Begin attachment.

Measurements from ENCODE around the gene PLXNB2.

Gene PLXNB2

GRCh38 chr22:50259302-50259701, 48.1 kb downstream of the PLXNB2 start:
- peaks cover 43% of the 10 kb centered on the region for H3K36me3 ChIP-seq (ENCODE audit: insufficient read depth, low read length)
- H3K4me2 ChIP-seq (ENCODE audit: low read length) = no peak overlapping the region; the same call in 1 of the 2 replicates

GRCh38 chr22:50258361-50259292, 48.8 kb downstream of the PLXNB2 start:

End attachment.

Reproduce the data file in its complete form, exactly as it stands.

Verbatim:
Measurements from ENCODE around the gene PLXNB2.

Gene PLXNB2

GRCh38 chr22:50259302-50259701, 48.1 kb downstream of the PLXNB2 start:
- peaks cover 43% of the 10 kb centered on the region for H3K36me3 ChIP-seq (ENCODE audit: insufficient read depth, low read length)
- H3K4me2 ChIP-seq (ENCODE audit: low read length) = no peak overlapping the region; the same call in 1 of the 2 replicates

GRCh38 chr22:50258361-50259292, 48.8 kb downstream of the PLXNB2 start: